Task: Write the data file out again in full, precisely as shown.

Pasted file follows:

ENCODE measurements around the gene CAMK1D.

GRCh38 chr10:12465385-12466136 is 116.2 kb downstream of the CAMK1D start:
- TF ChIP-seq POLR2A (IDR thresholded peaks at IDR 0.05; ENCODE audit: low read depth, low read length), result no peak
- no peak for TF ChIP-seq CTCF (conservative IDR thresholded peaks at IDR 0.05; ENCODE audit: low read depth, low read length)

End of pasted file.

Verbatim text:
ENCODE measurements around the gene CAMK1D.

GRCh38 chr10:12465385-12466136 is 116.2 kb downstream of the CAMK1D start:
- TF ChIP-seq POLR2A (IDR thresholded peaks at IDR 0.05; ENCODE audit: low read depth, low read length), result no peak
- no peak for TF ChIP-seq CTCF (conservative IDR thresholded peaks at IDR 0.05; ENCODE audit: low read depth, low read length)